“WouldI be here is there wasn’t an American Recovery Act?” Chisholm asked.“Absolutely not. It’s very hard to make the numbers work with thecurrent structure, understanding where the market is today. But it doeswork and it is viable.”

Theseven-story luxury hotel with meeting space, a restaurant and bar, anda pool and fitness center is esti mated to cost $47 million, includinga parking garage.

Chisholm’sgroup is requesting a public investment of $8 million, primarily for aparking garage, but also including a retail shell to be leased to otherbusinesses, relocation of overhead power lines, stormwater retention,streetscaping, sidewalks and curb and gutter work.

Thecity has filed a notice of intent with the state for $4 million ineconomic development bonds to pay for the parking garage and associatedinfrastructure. Curry said he believes the county commission has filednotice for the equivalent amount to cover the rest of the publicinfrastructure costs.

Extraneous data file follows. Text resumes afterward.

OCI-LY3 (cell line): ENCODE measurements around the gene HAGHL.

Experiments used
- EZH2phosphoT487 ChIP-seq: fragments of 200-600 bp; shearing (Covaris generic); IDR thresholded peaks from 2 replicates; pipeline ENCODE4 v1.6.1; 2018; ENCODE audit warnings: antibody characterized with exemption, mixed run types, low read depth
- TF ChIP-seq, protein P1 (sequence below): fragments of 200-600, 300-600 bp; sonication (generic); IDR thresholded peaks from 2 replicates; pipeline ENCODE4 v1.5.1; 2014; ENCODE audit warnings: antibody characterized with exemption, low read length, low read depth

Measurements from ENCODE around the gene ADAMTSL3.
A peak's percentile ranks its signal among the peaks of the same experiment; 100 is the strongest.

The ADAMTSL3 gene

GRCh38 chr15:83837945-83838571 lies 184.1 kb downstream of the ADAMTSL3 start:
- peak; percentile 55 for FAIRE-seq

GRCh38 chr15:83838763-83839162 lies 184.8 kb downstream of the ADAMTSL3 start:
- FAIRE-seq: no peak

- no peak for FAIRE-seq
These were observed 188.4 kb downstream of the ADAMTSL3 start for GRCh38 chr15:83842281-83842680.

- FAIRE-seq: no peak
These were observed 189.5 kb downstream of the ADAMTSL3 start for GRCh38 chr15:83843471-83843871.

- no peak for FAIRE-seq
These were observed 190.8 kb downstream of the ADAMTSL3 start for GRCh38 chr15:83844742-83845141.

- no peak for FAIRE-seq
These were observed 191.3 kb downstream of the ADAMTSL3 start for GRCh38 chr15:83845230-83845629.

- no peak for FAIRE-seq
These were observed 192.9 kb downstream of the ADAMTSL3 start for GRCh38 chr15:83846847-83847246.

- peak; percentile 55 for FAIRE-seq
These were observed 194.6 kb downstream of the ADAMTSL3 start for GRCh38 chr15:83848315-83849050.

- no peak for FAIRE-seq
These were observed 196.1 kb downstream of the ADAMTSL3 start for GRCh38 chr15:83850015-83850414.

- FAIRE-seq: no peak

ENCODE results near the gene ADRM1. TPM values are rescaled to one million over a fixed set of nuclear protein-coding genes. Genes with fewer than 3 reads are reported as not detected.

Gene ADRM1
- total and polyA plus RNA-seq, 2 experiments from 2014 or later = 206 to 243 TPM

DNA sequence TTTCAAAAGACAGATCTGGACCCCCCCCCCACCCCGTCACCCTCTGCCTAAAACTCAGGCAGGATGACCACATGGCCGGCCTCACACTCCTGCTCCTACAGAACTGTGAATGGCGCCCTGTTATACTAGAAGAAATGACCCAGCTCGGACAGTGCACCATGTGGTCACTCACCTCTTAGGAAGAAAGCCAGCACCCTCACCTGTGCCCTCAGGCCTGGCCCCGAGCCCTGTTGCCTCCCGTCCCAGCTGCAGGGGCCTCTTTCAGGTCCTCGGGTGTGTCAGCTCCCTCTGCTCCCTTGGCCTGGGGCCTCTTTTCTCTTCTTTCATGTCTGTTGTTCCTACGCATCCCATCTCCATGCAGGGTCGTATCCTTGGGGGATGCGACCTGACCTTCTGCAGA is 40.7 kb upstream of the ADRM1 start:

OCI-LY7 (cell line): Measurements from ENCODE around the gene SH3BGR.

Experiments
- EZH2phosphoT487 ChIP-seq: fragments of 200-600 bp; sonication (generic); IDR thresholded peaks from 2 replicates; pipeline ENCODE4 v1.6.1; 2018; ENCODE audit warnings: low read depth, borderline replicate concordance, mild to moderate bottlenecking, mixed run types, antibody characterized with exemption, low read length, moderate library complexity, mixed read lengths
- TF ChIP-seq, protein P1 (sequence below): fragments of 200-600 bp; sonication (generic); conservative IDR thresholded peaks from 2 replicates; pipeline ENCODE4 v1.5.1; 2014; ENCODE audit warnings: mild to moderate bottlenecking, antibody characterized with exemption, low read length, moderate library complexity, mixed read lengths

“Webelieve that this deal will not turn into a pumpkin, but is in factviable,” said Eric Pristell, a Durham lawyer who has been hired ascounsel by Chisholm’s company. “We disagree with some of theconclusions of staff, and will work through those. But today thefundamental question is whether you will sell the land to thenonprofit, and I hope you will stay focused on that and not put on thehat of an underwriter from Wall Street.”

The Ole AsheboroNeighborhood Association, led by Barbara Akins (back), has retainedlawyer Henry Isaacson (right) (photo by Jordan Green).